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Mechanistic investigation and free energies of the reactive adsorption of ethanol at the alumina/water interface

Abstract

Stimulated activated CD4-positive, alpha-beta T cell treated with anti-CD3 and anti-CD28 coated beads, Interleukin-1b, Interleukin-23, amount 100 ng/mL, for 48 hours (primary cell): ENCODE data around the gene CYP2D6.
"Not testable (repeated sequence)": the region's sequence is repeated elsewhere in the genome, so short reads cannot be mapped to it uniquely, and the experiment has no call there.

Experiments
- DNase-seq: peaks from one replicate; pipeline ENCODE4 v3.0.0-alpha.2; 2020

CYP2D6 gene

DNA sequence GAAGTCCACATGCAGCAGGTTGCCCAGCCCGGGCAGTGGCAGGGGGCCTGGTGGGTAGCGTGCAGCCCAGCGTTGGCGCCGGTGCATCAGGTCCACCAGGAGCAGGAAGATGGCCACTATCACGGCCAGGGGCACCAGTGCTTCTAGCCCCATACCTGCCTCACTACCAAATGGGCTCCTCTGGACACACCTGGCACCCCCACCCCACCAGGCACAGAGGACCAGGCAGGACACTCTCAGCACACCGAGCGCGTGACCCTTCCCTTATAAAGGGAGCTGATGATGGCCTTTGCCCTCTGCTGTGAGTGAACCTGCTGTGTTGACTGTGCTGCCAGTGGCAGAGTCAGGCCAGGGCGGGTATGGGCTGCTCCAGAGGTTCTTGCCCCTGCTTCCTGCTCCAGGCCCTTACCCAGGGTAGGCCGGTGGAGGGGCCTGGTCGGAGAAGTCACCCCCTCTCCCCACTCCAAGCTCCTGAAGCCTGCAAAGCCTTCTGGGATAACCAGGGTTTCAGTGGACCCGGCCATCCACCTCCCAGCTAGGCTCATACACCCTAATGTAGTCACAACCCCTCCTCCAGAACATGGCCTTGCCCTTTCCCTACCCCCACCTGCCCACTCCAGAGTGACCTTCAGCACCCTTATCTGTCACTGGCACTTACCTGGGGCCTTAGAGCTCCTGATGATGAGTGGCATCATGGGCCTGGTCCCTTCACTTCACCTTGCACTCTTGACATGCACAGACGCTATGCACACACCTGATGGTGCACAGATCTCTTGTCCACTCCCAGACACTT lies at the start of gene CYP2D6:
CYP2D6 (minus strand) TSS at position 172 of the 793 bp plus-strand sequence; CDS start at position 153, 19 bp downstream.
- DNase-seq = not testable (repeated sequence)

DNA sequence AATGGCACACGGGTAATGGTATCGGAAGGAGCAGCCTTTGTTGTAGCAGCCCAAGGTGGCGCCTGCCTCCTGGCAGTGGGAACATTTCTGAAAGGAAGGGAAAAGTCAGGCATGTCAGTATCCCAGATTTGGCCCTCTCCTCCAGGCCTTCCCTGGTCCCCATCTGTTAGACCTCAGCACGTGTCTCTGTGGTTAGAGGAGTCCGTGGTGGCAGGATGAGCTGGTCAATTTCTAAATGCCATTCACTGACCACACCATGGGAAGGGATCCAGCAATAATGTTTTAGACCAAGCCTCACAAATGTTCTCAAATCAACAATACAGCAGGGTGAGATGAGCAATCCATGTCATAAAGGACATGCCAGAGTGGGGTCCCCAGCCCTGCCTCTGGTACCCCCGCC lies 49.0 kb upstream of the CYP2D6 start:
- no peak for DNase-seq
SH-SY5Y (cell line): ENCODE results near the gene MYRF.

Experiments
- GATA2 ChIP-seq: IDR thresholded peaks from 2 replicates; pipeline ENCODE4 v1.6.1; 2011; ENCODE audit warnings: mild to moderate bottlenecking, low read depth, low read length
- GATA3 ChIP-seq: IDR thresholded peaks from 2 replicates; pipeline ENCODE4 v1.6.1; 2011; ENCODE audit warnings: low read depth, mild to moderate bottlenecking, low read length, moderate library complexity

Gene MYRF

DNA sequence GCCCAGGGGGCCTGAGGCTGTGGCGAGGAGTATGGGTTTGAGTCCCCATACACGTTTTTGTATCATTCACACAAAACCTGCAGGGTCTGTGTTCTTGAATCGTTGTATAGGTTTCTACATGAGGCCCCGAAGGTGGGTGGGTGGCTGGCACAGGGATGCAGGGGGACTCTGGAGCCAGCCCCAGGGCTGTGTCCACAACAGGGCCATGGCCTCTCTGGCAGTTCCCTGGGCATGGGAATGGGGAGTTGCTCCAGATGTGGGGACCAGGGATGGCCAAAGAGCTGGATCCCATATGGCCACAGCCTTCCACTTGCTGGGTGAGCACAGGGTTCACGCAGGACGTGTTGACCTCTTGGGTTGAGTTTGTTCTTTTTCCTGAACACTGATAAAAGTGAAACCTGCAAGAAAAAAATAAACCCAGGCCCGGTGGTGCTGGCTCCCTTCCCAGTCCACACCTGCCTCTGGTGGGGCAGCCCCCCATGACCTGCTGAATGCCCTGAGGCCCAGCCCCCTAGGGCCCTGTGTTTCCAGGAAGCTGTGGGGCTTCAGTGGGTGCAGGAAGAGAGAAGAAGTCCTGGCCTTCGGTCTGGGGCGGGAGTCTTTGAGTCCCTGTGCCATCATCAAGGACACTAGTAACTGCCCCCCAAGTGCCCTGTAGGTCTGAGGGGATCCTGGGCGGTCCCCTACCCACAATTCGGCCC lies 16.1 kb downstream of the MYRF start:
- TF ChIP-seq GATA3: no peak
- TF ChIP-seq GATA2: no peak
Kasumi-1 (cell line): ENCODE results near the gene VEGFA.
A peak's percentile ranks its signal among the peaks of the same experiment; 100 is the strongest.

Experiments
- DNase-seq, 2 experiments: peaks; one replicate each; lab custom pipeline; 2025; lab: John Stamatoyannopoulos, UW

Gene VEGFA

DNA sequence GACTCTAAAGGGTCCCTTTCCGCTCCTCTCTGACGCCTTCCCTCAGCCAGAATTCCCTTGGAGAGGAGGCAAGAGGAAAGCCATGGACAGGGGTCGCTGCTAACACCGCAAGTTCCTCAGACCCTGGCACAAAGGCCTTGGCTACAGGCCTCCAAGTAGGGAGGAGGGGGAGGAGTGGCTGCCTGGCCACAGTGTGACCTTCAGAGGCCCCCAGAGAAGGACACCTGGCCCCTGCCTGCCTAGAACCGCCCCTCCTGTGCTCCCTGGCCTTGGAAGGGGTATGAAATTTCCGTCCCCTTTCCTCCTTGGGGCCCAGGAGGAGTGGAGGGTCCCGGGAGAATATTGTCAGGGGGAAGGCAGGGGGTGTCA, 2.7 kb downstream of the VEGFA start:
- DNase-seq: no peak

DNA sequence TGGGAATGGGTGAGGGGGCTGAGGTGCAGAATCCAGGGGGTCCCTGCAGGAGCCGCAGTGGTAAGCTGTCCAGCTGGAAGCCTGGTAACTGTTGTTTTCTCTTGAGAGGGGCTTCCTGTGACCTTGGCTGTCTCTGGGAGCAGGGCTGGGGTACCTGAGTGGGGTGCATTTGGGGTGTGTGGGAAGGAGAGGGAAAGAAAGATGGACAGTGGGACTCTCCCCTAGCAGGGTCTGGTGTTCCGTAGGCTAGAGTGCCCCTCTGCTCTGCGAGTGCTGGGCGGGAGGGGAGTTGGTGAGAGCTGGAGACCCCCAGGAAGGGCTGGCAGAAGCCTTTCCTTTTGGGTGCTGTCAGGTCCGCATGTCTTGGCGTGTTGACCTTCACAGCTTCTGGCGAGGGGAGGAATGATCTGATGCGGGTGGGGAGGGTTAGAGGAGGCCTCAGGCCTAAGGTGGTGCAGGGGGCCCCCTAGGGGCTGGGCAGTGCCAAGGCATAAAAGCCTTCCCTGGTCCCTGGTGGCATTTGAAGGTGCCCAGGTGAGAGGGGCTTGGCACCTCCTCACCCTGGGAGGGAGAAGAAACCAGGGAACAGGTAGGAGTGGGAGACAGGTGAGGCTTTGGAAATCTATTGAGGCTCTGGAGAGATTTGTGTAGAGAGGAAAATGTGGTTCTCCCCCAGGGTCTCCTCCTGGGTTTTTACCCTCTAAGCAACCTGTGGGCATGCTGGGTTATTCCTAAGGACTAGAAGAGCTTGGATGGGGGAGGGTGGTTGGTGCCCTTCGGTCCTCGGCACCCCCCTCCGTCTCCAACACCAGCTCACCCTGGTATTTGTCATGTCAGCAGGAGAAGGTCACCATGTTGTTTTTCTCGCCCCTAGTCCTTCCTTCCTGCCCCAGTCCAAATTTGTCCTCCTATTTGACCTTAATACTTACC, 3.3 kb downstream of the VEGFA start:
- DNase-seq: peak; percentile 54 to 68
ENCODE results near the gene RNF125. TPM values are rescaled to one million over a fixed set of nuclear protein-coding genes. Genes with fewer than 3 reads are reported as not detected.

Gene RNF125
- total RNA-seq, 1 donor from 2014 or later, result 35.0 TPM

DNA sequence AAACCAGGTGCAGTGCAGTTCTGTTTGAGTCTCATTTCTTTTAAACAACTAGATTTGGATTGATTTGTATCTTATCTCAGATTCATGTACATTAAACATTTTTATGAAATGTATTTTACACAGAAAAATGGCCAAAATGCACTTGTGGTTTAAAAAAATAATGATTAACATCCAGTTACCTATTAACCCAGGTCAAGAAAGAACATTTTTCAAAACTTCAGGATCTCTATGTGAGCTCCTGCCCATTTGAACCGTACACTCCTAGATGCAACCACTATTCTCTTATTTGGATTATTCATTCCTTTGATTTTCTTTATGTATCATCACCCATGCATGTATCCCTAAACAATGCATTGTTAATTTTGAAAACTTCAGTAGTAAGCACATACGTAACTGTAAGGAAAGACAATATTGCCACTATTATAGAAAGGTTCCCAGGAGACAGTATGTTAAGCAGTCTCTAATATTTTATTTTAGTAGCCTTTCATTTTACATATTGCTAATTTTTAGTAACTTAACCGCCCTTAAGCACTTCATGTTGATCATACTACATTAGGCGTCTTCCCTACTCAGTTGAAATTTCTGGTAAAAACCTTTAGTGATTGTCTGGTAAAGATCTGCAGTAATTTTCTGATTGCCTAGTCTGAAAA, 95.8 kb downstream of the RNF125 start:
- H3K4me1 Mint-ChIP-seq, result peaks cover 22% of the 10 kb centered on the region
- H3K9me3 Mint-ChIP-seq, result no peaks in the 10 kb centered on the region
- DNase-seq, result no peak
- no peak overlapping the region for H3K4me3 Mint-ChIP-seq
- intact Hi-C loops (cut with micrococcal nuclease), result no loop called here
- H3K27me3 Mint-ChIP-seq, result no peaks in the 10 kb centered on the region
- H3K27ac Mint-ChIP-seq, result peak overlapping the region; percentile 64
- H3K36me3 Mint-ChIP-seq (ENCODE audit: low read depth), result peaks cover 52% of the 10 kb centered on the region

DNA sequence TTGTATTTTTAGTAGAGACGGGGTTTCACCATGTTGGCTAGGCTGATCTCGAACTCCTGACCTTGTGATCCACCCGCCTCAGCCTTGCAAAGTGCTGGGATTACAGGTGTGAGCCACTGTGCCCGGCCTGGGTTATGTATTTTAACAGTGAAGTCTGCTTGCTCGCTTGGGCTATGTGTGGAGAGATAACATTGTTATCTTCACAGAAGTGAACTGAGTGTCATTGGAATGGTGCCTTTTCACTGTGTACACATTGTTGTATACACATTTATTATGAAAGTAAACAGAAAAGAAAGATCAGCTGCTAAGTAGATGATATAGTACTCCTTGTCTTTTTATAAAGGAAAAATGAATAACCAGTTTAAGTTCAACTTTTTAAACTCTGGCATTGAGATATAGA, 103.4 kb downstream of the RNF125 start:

Controlling the adsorption/desorption of molecules at the solid/water interface is central to a diversity of fields from catalysis to batteries. Preventing the desorption of alcohol at the gamma-Al2O3/water interface is key to increase the stability of this catalyst support to perform reactions in water. Taking ethanol as a typical example, we investigate here the mechanism of desorption of two adsorption modes, namely chemisorbed ethanol and ethoxy, from the interface to the bulk water using three DFT-based simulations. Our 3D well-tempered metadynamics simulations include a bias in solvation, which triggers possible proton transfers with water. They evidence that solvation needs to be increased prior to desorption in both cases. Comparison with static approaches and thermodynamic integration simulations unambiguously identifies ethoxy as the more stable adsorption mode. It is more stable by at least 40 kJ/mol when considering adsorption at the gas/solid interface. And the presence of liquid water yields to a desorption barriers ranging from 89 kJ/mol (thermodynamic integration) to 149 kJ/mol (well-tempered metadynamics). The observed difference between the two biased ab initio molecular dynamics methods can be ascribed to the intrinsic difficulty of sampling the desorbed state vs. the adsorbed state.

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